Back from Santa Catalina Market in Palma
(click to enlarge photos)
In the late 1960s I was staying in Palma de Mallorca at the apartment of Mr. G and his daughter Helen (not her real name) until I could establish myself in my new job teaching music and find my own accommodation. Helen and I shopped weekly at the Santa Catalina market where we bought the vegetable and meat supplies for the next days. All was carried in one or two mesh shopping bags or my big straw basket which we took with us.
I was happy to find this above photo, taken as a slide with my old film camera. It shows part of the apartment's tiny kitchen. Here is another one:
The water heater was suspended from the ceiling, the double sink was low and small and there was little counter space. What you see in both photos is the total work space for preparing meals.
Downtown we would walk along the Paseo del Borne and around to the Via Roma, which I believe has since been renamed. This was the avenue of the flower sellers where the central paved boulevard housed the many stalls where flowers were sold. When one wanted to buy a bouquet for a special occasion or just a few flowers for the house, the Via Roma was the place to go.
On our Sunday outings in the Citroen deux chevaux we would often drive to the picturesque terraced slopes of Banyalbufar on Mallorca's west coast:
As Helen was engaged to be married to her Spanish novio, her fiancé José, she was preparing her trousseau as was customary with young women then. She was concerned that her future mother-in-law might feel that since her son was going to marry an estranjera (a foreigner) rather than a Spanish girl, she might not have the premarriage custom of hand embroidering their linen, such as bed sheets and pillow cases with the initials of the couple.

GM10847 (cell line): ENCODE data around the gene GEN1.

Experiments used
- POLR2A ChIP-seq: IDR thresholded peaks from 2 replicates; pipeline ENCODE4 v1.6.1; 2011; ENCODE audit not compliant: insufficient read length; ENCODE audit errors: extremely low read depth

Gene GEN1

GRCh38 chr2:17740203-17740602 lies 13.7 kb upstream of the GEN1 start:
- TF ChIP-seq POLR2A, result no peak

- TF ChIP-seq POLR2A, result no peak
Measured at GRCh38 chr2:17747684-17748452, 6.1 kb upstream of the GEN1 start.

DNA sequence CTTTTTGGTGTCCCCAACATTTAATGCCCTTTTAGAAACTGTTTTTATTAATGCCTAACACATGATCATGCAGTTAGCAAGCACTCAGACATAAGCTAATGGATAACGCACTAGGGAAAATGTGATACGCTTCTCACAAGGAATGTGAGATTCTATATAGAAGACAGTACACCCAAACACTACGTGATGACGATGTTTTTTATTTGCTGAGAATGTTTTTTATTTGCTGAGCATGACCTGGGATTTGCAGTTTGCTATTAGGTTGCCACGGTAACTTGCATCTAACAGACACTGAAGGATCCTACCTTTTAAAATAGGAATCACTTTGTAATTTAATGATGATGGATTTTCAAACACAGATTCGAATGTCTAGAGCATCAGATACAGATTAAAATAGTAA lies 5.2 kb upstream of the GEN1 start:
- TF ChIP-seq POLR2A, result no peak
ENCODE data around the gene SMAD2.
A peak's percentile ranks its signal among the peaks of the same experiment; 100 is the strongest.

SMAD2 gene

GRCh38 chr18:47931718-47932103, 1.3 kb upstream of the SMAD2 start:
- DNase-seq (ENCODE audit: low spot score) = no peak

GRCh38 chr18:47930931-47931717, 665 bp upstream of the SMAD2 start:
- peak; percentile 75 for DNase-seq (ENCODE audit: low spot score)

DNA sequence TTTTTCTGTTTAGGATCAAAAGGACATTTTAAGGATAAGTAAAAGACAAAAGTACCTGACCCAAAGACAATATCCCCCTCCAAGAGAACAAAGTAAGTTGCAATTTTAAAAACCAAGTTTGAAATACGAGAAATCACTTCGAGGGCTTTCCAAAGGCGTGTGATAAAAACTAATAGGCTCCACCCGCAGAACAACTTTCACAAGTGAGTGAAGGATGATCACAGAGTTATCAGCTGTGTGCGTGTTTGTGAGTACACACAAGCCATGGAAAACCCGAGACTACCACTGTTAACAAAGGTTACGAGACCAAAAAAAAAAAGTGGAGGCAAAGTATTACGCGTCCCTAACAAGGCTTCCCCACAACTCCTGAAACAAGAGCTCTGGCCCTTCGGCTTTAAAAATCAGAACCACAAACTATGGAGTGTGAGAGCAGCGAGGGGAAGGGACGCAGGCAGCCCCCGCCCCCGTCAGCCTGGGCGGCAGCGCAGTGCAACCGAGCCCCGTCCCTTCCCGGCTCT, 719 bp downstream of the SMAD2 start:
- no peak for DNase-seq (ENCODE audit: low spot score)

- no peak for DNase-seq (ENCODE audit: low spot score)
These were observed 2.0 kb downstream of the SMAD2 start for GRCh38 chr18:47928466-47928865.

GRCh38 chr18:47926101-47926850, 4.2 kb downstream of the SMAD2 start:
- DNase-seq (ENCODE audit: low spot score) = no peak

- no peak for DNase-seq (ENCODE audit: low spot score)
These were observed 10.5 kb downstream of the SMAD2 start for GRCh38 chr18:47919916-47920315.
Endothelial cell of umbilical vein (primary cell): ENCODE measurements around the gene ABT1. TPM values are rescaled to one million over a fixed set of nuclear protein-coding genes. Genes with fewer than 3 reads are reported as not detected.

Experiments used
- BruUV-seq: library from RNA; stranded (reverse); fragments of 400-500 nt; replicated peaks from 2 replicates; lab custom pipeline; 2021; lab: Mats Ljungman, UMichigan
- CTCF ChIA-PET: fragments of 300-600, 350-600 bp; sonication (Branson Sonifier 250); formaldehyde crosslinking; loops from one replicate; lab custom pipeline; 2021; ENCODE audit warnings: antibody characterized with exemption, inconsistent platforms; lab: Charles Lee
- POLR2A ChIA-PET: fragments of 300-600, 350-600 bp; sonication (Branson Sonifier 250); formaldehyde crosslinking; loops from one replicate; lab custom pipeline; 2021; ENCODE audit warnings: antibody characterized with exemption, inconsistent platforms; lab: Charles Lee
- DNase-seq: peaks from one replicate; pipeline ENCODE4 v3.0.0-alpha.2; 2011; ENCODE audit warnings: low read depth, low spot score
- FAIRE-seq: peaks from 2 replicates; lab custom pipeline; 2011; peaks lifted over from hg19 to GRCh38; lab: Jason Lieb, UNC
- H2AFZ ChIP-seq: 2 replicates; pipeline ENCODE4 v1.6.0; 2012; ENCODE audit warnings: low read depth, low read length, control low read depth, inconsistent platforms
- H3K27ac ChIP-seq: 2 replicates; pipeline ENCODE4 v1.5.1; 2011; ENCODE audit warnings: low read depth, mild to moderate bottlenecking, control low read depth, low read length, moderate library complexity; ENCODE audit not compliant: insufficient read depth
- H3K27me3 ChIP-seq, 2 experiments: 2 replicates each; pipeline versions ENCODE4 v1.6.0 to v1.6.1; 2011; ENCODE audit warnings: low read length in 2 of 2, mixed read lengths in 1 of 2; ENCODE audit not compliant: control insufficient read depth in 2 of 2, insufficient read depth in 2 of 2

Since young women then spent hours sewing linens in preparation for a future marriage, Helen wanted to make sure that she did her part by embroidering and adding lace edging to sheets and pillowcases. I remember being so amazed at this detail that I asked Helen's permission to lay out some of her work for a photograph, which now unfortunately seems to have deteriorated more than some of the other photos.
Two big events were coming up. The petición de mano, or the asking of the hand by the novio José, and the trip to Barcelona, where I was to go with Helen as her chaperone, or carabina.
The asking of the hand is often the first time that the future in-laws meet. The occasion is a friendly reunion of the two families, where in fact the future husband does not actually have to make a formal request to the bride's father for her hand. Rather they meet for a luncheon or afternoon tea, the engaged couple exchanges gifts, usually the engagement ring for her and a watch, cufflinks or other sentimental piece of jewellery for him. Photos are taken and some wedding plans may at that time be discussed. The groom's parents would be travelling to Palma for this event.
And the trip to Barcelona was going to be an exciting time. Helen and I would go by overnight boat to Barcelona where we would meet again with his family to finalize wedding plans, see the city and stay in a hotel, all the time while I was to chaperone the engaged couple! That was a trip to which I was looking forward with excitement.
Continue on to Chapter 32 The Bride's Hand
Go back to Chapter 30 Dina Moore Bowden